Friday, July 6, 2012

Savannah to Brunwick, GA in pictures

Daughter Megan and I took over 300 photos on the 90 statute mile trip from Isle of Hope Marina in Savannah to Brunswick Landing Marina in Brunswick.   I decided that rather than posting dozens of photos here, I'd make a slide show using Microsoft's Movie Maker and upload it to YouTube.

Why is that, you ask?

Well, I've heard that many cruisers avoid Georgia like the plague because they've heard that many people go aground because it's shoaled in many places and not marked well.   After making the trip myself, my response is HOOOEY.  Yes, at dead low tide we hit a couple of places that our depth sounder went off at six feet, but if we did go aground, which we did not, the rising tide would quickly lift us off.   There was no problem with the markers, just watch your chart's magenta line and stay in the middle of the channel on the straightaways and on the outside of the turns where the water is deepest.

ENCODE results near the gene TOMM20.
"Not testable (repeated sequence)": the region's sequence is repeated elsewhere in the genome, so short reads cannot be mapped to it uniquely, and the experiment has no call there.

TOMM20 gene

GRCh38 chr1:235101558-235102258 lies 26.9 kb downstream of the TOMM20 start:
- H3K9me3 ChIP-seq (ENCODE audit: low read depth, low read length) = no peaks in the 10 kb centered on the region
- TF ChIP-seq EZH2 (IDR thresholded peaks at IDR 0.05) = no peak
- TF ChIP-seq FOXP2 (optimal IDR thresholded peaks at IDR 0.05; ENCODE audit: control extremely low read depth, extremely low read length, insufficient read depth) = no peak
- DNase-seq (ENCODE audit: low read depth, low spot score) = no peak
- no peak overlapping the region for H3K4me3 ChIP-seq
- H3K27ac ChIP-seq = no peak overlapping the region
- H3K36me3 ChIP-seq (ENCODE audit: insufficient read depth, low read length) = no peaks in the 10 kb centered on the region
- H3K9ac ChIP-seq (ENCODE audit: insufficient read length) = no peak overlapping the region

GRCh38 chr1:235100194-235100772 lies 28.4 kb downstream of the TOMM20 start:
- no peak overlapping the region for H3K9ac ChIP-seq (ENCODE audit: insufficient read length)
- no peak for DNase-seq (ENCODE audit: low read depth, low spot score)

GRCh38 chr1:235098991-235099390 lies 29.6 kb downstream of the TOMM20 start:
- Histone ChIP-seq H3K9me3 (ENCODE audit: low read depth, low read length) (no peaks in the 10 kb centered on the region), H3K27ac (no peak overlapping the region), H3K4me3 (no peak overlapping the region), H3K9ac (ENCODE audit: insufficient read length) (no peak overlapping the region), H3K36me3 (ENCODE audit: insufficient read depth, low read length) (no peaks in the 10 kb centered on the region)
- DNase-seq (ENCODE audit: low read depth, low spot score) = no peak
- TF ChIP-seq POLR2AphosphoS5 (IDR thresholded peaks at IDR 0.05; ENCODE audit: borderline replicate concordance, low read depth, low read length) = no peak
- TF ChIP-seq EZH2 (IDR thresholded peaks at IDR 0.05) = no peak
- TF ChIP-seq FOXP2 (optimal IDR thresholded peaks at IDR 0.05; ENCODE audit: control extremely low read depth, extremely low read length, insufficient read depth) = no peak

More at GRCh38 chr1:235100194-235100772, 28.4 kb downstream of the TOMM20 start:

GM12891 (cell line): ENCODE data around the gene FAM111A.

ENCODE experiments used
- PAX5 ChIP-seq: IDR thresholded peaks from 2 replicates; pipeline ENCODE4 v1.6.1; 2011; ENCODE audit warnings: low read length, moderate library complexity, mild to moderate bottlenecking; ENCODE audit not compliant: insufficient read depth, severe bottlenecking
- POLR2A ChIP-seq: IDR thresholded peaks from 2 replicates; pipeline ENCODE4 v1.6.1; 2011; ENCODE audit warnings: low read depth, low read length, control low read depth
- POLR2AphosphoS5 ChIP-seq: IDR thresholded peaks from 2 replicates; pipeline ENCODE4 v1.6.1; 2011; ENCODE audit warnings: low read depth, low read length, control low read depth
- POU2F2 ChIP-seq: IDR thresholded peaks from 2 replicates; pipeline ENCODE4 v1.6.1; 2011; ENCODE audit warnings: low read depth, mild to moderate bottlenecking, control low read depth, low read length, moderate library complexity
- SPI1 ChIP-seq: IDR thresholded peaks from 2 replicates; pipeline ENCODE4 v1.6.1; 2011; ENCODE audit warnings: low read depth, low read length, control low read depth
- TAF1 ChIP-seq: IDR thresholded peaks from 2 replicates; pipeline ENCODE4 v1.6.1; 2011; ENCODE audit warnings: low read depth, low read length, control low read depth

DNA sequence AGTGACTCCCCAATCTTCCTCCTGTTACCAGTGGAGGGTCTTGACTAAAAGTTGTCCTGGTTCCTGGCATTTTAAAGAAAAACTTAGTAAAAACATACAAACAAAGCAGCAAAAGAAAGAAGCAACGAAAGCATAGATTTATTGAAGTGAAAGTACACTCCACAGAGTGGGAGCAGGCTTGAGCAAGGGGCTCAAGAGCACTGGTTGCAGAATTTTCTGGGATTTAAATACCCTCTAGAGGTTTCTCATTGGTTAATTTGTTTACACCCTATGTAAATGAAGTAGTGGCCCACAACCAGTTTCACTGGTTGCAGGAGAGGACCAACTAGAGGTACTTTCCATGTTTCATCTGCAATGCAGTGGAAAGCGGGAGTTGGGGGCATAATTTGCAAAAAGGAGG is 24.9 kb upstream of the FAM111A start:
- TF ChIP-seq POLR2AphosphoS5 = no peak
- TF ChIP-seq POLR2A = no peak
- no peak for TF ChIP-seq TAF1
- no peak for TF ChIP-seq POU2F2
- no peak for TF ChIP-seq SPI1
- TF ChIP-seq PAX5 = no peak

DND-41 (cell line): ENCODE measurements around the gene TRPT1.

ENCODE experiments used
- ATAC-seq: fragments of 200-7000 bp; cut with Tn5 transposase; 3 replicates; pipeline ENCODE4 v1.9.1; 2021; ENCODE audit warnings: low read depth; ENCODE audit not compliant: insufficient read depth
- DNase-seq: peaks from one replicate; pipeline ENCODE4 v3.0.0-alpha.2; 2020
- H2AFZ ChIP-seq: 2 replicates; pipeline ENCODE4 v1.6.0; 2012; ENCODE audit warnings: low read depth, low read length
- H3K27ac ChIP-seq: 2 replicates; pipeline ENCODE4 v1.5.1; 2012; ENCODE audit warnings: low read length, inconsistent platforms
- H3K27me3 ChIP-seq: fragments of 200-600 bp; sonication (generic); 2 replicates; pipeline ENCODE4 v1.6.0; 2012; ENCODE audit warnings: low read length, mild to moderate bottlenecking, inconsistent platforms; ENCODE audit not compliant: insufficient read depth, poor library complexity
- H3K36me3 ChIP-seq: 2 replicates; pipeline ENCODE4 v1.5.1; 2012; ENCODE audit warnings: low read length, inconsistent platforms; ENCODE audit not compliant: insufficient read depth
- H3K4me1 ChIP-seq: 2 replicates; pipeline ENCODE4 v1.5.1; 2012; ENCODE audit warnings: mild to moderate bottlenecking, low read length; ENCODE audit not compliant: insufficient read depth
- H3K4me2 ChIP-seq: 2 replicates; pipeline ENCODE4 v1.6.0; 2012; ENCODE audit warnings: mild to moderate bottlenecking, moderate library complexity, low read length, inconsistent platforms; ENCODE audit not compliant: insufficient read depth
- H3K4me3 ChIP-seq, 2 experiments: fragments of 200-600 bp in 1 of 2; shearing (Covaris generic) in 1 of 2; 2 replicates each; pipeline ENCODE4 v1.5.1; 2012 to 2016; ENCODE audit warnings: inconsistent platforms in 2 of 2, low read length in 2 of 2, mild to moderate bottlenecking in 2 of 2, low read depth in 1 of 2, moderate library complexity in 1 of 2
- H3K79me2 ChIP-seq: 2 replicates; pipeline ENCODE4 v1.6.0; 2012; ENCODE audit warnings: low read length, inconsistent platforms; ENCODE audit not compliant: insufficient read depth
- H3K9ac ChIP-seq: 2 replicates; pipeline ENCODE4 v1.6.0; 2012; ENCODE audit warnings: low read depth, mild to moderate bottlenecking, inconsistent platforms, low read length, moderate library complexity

I thought YouTube would be a good place for this video so that those ten or twelve cruisers in the US who do not read this blog might find it there.

Without further adeiu, Traveling the ICW from Savannah to Brunswick GA

Thursday, July 5, 2012

Arrived Brunswick, Georgia

It was only a 34 mile trip.  I should have known it would be problematic when Pamela woke me up.

"Don't expect to take a shower.  We're out of water."

Out of water?  How could that be?  We carry 200 gallons and I filled the tank just a few days before we left Isle of Hope.  Well, we were anchored in the Duplin River off Sapelo Island.  Nothing to do about it.  Pam made coffee using some of  our bottled water.